A little more than 11 months ago I became very ill.
And honestly, it was my own stupid fault.
Remember I had that ankle reconstruction surgery last March? Well, about six weeks after that surgery – when I was given the go ahead – I began using ibuprofen for pain control. Lots of ibuprofen. Way too much ibuprofen. And long horrible story short – I burned holes in my stomach.
I was in the hospital in May, July, August, September, and then over the New Year’s holiday weekend (yes, even spending my 46th birthday in the hospital – ugh!). I underwent so many procedures I’ve actually lost count. I had a pretty significant upper left quadrant abscess and kept me at a low level sepsis for months on end. I had home IV therapy – antibiotics for more than 4 months, and IV nutrition several times – 9 weeks the first time NPO (nothing by mouth) and 5 weeks the second time.
You may recall that John and I travelled to New York City at the end of January. It was a very quick trip – just about 24 hours – for an interview that I was asked to do. (More on this later – it will air in April some time.) It was during that trip that my health took a bit of a nosedive, and on my return I placed a call to my surgeon, the fabulous Dr. Zelko.
(Jake on the prowl – loving the sunshine!)
As it turned out, Dr. Zelko was literally stepping out the door to head to the airport to catch a plane out of town – he wouldn’t be back for 10 days!! EGAD! He immediately turned my care over to a surgeon who had been following along for several months – and was prepared to step up to bat if anything should become emergent.
Well – things did become emergent, and on Tuesday, February 2, 2010 right around noon I headed into what would be an 8 hour surgery. A surgery that would require the removal of my stomach, my spleen, part of my pancreas, a portion of my diaphragm, a large area of nearly petrified-wood-type consistency abscess, the removal of many, many, many fibrous adhesions so that my intestines could be configured in such a way to help prevent malnutrition in my future life without a stomach.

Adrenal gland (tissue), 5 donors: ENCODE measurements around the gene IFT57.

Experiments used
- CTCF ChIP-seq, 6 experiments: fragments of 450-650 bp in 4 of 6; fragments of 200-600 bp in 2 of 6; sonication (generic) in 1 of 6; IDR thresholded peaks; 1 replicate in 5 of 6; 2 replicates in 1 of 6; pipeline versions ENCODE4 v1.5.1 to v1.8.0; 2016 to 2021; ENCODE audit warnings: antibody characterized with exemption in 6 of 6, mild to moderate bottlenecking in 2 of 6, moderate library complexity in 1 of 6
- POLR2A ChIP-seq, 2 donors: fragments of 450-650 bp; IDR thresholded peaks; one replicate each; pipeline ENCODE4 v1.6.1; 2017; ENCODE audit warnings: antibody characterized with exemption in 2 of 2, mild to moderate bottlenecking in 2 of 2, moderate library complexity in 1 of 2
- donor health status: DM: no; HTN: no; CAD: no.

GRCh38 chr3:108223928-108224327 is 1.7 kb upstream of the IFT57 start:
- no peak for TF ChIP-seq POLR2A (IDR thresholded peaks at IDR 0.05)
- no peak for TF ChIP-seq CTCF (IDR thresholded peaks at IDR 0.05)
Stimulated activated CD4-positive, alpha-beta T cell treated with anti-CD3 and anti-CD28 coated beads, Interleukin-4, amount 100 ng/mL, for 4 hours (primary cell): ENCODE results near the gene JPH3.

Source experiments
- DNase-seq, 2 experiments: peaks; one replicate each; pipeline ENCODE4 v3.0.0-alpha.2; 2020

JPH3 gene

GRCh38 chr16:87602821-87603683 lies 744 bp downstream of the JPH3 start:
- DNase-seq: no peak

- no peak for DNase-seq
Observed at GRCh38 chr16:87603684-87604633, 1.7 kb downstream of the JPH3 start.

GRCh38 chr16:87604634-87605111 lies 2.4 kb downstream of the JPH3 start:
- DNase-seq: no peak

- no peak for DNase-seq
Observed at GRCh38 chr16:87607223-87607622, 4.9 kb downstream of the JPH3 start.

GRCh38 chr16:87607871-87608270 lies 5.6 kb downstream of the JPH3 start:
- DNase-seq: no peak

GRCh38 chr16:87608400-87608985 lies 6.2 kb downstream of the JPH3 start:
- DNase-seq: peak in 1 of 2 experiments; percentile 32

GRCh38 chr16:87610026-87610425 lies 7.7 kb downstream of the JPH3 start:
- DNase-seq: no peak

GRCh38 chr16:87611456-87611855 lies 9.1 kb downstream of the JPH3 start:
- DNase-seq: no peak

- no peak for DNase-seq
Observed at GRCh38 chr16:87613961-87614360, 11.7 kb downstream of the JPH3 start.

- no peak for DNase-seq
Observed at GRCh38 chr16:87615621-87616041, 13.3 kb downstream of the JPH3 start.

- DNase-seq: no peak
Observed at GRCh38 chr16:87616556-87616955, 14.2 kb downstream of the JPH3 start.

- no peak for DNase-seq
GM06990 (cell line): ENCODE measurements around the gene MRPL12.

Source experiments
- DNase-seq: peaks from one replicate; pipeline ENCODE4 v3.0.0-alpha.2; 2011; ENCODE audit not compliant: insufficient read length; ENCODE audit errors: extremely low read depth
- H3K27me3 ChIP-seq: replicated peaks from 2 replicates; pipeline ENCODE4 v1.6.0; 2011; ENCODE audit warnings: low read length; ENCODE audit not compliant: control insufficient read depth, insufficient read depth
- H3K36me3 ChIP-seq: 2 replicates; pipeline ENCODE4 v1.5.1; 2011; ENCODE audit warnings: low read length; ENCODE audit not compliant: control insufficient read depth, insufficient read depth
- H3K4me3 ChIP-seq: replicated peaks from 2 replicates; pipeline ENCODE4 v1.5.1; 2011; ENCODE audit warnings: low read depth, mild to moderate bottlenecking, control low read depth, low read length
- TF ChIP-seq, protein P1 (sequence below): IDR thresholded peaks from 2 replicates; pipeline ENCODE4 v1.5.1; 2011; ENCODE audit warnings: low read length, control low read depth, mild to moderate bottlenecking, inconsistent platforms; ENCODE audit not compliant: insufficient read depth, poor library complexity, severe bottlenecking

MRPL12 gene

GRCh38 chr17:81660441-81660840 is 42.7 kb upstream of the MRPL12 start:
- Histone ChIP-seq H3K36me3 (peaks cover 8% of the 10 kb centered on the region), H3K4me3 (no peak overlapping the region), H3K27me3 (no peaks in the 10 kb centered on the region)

I don’t have a lot of memories of that first night after surgery… There were brief hazy impressions of nurses telling me to remember to breathe deeply, being checked frequently – my vital signs were not good – I’d lost a lot of blood during surgery, requiring two units of blood to be transfused, and administration of pain medication – there was a lot of pain.
I normally bounce back after surgery pretty well – I’ve had a lot of surgery in my lifetime – unfortunately! I know the tricks of the trade – you gotta get up and walk – the more you move, the less you’ll hurt! You gotta get lots of deep breathing in – nobody wants pneumonia after major abdominal surgery!
But this time I didn’t bounce back so great… I was running a fever, my blood sugars were really high (not normal for me!), my pulse was in the 130 to 140 range, my labs were horrible, and I required three more units of blood to be transfused.
By Friday morning, the 5th of February it was decided that I needed to be taken back into surgery and opened up again to make sure that I didn’t have a bleed or hematoma that needed attention. So back I went.
(The pear trees are in bloom!)
I remember distinctly coming out of surgery and overhearing that they hadn’t found anything during the 2nd surgery. They did take a chest x-ray shortly before I left recovery – just in case.
I pushed myself to get out of bed and walk once an hour that night. My temperature kept going up – and I felt HORRIBLE – not just post-surgical horrible – but truly wickedly not okay.
The nurses and I realized some time around the wee hours of the morning during one of my hourly walks that the problem was my lungs! So – when the surgeon did her rounds early the next morning, with chest x-ray results to confirm – there was agreement all around that I had a very substantial pleural effusion. This would require the placement of a chest tube – to drain the fluid that had built up in my chest cavity. I could go into the gory details – but I’ll spare you – let me just say – don’t ever get a chest tube unless you absolutely positively gotta get one – and then – only if they’re willing to take you to interventional radiology so that you’re not scarred for life by the pain you have to go through if they place it in your bed – in your room – like they did for me.